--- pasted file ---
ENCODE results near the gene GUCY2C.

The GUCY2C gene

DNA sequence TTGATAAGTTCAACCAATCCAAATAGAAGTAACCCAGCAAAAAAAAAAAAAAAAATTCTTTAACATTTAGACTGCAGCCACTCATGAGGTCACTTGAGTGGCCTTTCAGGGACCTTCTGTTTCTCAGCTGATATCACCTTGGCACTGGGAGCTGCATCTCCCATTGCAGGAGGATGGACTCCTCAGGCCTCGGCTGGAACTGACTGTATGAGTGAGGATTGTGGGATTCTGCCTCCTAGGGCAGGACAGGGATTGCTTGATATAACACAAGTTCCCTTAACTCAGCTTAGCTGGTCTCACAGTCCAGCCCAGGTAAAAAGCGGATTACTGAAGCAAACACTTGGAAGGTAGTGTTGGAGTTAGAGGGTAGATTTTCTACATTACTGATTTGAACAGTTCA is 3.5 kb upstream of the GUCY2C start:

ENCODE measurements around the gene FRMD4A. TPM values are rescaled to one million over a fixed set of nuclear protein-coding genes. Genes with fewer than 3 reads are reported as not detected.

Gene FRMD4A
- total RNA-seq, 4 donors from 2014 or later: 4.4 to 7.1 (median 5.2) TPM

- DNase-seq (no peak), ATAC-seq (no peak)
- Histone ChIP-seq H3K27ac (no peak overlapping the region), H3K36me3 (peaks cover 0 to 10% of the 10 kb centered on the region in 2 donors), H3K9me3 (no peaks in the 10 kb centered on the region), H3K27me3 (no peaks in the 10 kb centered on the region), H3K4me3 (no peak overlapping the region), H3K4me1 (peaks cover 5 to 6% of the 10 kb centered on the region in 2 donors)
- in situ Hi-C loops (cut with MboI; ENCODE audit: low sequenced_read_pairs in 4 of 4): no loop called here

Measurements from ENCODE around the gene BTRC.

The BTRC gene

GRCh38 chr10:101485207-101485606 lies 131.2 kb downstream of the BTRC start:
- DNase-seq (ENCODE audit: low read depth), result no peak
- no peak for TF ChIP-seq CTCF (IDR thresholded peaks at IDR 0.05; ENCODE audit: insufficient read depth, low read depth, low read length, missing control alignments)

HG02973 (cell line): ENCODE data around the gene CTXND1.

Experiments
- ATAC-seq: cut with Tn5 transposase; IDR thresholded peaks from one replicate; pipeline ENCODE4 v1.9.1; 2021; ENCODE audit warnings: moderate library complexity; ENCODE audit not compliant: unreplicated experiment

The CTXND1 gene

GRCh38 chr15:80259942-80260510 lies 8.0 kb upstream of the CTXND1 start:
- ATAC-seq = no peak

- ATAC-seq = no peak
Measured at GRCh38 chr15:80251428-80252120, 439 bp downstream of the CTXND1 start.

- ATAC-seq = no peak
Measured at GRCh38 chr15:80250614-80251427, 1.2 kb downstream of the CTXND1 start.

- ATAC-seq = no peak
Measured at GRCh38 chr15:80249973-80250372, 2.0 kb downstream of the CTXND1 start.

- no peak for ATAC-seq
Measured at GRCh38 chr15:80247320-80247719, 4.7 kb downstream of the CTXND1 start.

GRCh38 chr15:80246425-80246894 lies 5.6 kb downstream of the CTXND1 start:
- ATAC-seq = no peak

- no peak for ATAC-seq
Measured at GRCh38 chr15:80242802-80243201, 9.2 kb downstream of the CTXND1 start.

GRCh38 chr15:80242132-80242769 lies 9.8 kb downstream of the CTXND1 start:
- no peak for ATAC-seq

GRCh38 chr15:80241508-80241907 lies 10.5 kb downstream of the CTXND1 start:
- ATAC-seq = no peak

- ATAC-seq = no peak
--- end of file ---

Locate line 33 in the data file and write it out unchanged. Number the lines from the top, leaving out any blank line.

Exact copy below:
GRCh38 chr15:80242132-80242769 lies 9.8 kb downstream of the CTXND1 start: